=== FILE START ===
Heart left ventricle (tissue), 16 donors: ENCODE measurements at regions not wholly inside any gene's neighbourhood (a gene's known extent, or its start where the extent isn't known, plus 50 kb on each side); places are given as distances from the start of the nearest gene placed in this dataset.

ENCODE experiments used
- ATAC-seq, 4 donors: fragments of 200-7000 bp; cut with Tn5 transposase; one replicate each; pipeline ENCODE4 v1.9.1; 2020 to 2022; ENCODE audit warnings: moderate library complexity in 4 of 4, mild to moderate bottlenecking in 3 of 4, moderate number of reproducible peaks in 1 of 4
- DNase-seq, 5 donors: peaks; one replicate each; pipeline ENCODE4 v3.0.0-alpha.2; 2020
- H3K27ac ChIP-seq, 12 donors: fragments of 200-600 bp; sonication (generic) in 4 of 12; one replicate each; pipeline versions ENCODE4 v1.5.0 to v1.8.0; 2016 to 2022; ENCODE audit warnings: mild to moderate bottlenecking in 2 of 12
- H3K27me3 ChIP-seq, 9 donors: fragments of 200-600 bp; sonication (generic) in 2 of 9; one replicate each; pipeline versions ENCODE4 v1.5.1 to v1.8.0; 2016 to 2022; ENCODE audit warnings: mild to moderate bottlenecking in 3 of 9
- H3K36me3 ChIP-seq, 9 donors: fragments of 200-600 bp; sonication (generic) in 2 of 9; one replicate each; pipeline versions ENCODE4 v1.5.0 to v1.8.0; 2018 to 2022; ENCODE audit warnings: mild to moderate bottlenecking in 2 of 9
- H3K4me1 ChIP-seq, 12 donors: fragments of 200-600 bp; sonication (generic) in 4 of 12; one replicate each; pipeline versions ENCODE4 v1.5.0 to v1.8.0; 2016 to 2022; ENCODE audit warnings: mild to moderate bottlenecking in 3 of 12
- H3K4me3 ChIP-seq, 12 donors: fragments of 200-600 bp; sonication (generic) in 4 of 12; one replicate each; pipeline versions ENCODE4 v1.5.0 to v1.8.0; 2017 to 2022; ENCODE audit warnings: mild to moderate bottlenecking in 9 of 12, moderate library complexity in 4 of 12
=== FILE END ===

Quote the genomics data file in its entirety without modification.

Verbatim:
Heart left ventricle (tissue), 16 donors: ENCODE measurements at regions not wholly inside any gene's neighbourhood (a gene's known extent, or its start where the extent isn't known, plus 50 kb on each side); places are given as distances from the start of the nearest gene placed in this dataset.

ENCODE experiments used
- ATAC-seq, 4 donors: fragments of 200-7000 bp; cut with Tn5 transposase; one replicate each; pipeline ENCODE4 v1.9.1; 2020 to 2022; ENCODE audit warnings: moderate library complexity in 4 of 4, mild to moderate bottlenecking in 3 of 4, moderate number of reproducible peaks in 1 of 4
- DNase-seq, 5 donors: peaks; one replicate each; pipeline ENCODE4 v3.0.0-alpha.2; 2020
- H3K27ac ChIP-seq, 12 donors: fragments of 200-600 bp; sonication (generic) in 4 of 12; one replicate each; pipeline versions ENCODE4 v1.5.0 to v1.8.0; 2016 to 2022; ENCODE audit warnings: mild to moderate bottlenecking in 2 of 12
- H3K27me3 ChIP-seq, 9 donors: fragments of 200-600 bp; sonication (generic) in 2 of 9; one replicate each; pipeline versions ENCODE4 v1.5.1 to v1.8.0; 2016 to 2022; ENCODE audit warnings: mild to moderate bottlenecking in 3 of 9
- H3K36me3 ChIP-seq, 9 donors: fragments of 200-600 bp; sonication (generic) in 2 of 9; one replicate each; pipeline versions ENCODE4 v1.5.0 to v1.8.0; 2018 to 2022; ENCODE audit warnings: mild to moderate bottlenecking in 2 of 9
- H3K4me1 ChIP-seq, 12 donors: fragments of 200-600 bp; sonication (generic) in 4 of 12; one replicate each; pipeline versions ENCODE4 v1.5.0 to v1.8.0; 2016 to 2022; ENCODE audit warnings: mild to moderate bottlenecking in 3 of 12
- H3K4me3 ChIP-seq, 12 donors: fragments of 200-600 bp; sonication (generic) in 4 of 12; one replicate each; pipeline versions ENCODE4 v1.5.0 to v1.8.0; 2017 to 2022; ENCODE audit warnings: mild to moderate bottlenecking in 9 of 12, moderate library complexity in 4 of 12